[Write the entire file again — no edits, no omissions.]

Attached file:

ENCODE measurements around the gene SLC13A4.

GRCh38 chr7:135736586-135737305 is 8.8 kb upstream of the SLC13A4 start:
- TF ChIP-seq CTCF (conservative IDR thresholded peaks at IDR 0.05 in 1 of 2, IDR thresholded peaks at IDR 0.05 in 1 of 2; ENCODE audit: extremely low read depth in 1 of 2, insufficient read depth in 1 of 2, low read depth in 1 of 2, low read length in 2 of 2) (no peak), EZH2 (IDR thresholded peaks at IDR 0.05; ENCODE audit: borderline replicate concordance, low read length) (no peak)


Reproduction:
ENCODE measurements around the gene SLC13A4.

GRCh38 chr7:135736586-135737305 is 8.8 kb upstream of the SLC13A4 start:
- TF ChIP-seq CTCF (conservative IDR thresholded peaks at IDR 0.05 in 1 of 2, IDR thresholded peaks at IDR 0.05 in 1 of 2; ENCODE audit: extremely low read depth in 1 of 2, insufficient read depth in 1 of 2, low read depth in 1 of 2, low read length in 2 of 2) (no peak), EZH2 (IDR thresholded peaks at IDR 0.05; ENCODE audit: borderline replicate concordance, low read length) (no peak)